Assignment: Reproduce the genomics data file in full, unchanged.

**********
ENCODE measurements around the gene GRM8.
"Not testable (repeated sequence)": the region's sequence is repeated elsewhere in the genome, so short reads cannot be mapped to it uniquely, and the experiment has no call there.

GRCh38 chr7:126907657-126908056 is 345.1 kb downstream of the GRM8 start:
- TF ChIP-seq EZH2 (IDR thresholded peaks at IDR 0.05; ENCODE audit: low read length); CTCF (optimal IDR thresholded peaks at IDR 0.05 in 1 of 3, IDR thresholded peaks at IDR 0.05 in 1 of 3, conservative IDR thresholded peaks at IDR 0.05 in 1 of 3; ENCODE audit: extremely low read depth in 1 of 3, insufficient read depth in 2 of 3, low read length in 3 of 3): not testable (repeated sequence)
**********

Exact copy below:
ENCODE measurements around the gene GRM8.
"Not testable (repeated sequence)": the region's sequence is repeated elsewhere in the genome, so short reads cannot be mapped to it uniquely, and the experiment has no call there.

GRCh38 chr7:126907657-126908056 is 345.1 kb downstream of the GRM8 start:
- TF ChIP-seq EZH2 (IDR thresholded peaks at IDR 0.05; ENCODE audit: low read length); CTCF (optimal IDR thresholded peaks at IDR 0.05 in 1 of 3, IDR thresholded peaks at IDR 0.05 in 1 of 3, conservative IDR thresholded peaks at IDR 0.05 in 1 of 3; ENCODE audit: extremely low read depth in 1 of 3, insufficient read depth in 2 of 3, low read length in 3 of 3): not testable (repeated sequence)